The latest instalment of our run through the Premier League archives takes us back to a landmark campaign in the history of English football, as Arsenal became the first team in over a century to complete a top flight campaign unbeaten.
Arsene Wenger’s ‘Invincibles’ were faced with the new-found threat of a billionaire-backed Chelsea, Roman Abramovich’s takeover and subsequent investment at Stamford Bridge irreversibly changing the landscape of the Premier League.
Elsewhere a certain Cristiano Ronaldo arrived as a raw but talented teenager at Manchester United, whilst the effects of Leeds’ continued financial troubles saw the club relegated at the end of the season.
We’re continuing our look at the greatest goalscorers from each Premier League season, here are the five leading scorers from an unforgettable 2003/04 campaign:
Mikael Forssell – Birmingham (17 goals)
Mikael Forssell had been highly-rated as a youngster before signing for Chelsea from HJK Helsinki, but he failed to make a breakthrough and enjoyed several loan stints away from the club, heading to Birmingham City following a series of expensive arrivals at Stamford Bridge.
The Finland international enjoyed his finest hour during a prolific season at St Andrew’s and scored 17 league goals to fire Steve Bruce’s side to a top-half finish, memorably scoring a brace in a 4-1 thrashing of Leeds as Birmingham sat sixth in the division in early April.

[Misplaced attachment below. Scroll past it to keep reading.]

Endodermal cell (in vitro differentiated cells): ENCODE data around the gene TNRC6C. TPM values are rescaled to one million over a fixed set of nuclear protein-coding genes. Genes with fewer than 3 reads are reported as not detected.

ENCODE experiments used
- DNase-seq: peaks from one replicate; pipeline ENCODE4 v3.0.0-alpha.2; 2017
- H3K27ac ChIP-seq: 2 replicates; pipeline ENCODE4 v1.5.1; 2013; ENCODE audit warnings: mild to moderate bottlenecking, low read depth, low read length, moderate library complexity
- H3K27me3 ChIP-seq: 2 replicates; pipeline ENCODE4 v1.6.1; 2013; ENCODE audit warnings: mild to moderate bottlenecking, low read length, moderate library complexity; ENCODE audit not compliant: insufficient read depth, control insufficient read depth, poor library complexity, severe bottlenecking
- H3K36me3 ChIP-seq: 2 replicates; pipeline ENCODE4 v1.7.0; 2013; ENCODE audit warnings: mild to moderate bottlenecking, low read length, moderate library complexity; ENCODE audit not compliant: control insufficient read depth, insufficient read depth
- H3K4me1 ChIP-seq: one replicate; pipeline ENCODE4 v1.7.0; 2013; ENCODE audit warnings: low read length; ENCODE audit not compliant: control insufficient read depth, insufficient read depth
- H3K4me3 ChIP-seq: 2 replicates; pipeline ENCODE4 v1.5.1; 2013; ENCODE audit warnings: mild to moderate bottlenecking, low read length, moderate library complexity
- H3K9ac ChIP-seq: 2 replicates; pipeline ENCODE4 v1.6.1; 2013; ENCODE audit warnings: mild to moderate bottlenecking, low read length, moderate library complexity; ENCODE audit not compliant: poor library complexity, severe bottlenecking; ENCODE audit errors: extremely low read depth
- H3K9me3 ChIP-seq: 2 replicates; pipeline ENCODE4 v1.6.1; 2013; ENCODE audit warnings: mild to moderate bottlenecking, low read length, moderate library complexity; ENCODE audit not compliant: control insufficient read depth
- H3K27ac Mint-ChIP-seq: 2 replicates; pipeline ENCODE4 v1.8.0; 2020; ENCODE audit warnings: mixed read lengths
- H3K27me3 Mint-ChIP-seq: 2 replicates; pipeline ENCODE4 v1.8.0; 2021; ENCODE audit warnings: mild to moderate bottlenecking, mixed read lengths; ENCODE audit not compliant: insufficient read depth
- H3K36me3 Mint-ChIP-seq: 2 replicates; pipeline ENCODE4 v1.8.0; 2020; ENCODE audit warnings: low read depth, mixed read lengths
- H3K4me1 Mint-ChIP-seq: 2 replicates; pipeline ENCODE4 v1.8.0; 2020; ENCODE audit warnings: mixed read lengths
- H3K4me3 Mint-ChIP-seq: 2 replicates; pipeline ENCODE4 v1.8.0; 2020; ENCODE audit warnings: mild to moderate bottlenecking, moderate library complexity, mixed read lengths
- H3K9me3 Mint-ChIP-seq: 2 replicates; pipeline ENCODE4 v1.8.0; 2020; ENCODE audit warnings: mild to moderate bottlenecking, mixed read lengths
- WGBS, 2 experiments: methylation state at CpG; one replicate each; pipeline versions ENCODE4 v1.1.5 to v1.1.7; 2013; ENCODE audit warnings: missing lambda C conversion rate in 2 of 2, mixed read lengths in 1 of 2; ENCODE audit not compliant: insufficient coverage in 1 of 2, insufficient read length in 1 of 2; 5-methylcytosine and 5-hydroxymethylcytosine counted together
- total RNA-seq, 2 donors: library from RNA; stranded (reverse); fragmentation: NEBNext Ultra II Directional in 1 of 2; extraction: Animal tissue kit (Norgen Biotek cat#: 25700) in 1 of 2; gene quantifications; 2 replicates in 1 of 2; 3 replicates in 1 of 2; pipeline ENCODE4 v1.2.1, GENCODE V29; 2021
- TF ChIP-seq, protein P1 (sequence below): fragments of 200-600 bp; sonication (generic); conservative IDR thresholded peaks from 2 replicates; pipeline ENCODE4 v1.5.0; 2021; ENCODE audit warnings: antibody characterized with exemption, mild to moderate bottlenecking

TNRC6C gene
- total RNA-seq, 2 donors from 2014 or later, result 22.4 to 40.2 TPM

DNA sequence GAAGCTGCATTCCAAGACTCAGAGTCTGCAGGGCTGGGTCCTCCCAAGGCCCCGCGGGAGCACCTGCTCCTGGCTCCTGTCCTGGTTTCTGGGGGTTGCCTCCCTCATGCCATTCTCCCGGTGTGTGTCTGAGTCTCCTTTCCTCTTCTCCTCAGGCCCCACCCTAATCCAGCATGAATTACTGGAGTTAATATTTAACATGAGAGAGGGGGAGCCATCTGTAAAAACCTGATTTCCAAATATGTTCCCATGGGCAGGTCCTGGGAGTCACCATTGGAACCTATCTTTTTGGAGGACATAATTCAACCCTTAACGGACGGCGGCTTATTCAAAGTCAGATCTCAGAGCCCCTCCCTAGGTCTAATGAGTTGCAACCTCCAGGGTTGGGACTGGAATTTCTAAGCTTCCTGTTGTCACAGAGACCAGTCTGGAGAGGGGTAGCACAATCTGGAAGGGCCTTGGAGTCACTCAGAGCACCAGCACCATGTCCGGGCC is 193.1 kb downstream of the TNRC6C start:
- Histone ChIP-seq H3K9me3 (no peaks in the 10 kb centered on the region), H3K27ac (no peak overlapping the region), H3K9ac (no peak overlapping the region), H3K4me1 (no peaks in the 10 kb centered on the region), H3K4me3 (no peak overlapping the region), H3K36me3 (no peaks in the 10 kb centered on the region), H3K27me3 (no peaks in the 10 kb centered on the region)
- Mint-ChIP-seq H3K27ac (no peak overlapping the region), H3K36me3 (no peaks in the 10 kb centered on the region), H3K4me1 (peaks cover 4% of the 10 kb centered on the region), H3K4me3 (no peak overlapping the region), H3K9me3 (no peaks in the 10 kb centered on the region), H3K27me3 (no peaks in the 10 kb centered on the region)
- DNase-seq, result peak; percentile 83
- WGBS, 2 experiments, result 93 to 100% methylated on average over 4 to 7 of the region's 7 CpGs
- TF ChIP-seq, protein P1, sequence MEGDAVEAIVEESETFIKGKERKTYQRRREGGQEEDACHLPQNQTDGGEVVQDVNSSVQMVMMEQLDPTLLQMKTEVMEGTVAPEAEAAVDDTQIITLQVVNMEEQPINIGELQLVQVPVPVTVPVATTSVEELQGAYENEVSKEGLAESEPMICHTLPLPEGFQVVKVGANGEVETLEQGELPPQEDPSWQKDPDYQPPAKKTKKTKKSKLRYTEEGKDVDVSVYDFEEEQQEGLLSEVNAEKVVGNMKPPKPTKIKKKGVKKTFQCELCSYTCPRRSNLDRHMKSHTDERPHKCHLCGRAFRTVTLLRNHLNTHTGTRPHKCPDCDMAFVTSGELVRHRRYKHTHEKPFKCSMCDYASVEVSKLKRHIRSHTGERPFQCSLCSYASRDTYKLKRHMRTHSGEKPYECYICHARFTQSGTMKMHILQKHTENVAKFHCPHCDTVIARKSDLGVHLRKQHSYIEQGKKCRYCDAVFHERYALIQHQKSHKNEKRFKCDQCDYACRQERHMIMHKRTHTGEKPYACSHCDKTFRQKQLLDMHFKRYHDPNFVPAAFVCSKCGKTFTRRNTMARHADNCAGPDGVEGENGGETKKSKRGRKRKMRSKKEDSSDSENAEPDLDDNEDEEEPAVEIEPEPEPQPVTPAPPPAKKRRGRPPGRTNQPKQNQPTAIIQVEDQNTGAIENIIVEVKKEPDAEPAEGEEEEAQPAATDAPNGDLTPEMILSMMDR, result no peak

A winless run to end the season saw the Midlands outfit finish 10th, Forssell later joining the club on a permanent basis in 2005 after recovering from a serious knee injury sustained during a second season on loan at the club.
He would never reach those same heights again, however, scoring just 13 league goals over the next four seasons, and like so many other players who shone brightly for a brief period, the Finnish strikers career gradually faded into obscurity.
Ruud van Nistelrooy – Manchester United (20 goals)
The reigning Golden Boot winner was once again amongst the Premier League’s leading goal threats, despite Sir Alex Ferguson’s side falling some way adrift in their defence of the league title.
The Netherlands international began the season by scoring in each of the Red Devils’ first two games, setting a new record of scoring in 10 consecutive Premier League fixtures – a landmark which was later eclipsed by Jamie Vardy in 2015.
Arguably the Dutchman’s most notable moment came with a missed penalty in a crucial goalless draw with title rivals Arsenal at Old Trafford, an incident which prompted an over-exuberant celebration from Martin Keown and was later dubbed the ‘Battle of Old Trafford’ following the ensuing melee.
Van Nistelrooy finished the season having scored 20 league goals for the third successive season, including a brilliant hat-trick against Leicester and a late winner in a thrilling 4-3 victory over Everton at Goodison Park.
Louis Saha – Fulham/Manchester United (20 goals)
Louis Saha’s goals had helped fire Fulham to a fine start to the 2003/04 season, the Frenchman scoring prolifically for the west London outfit who sat just two points outside the Champions League places at the turn of the new year.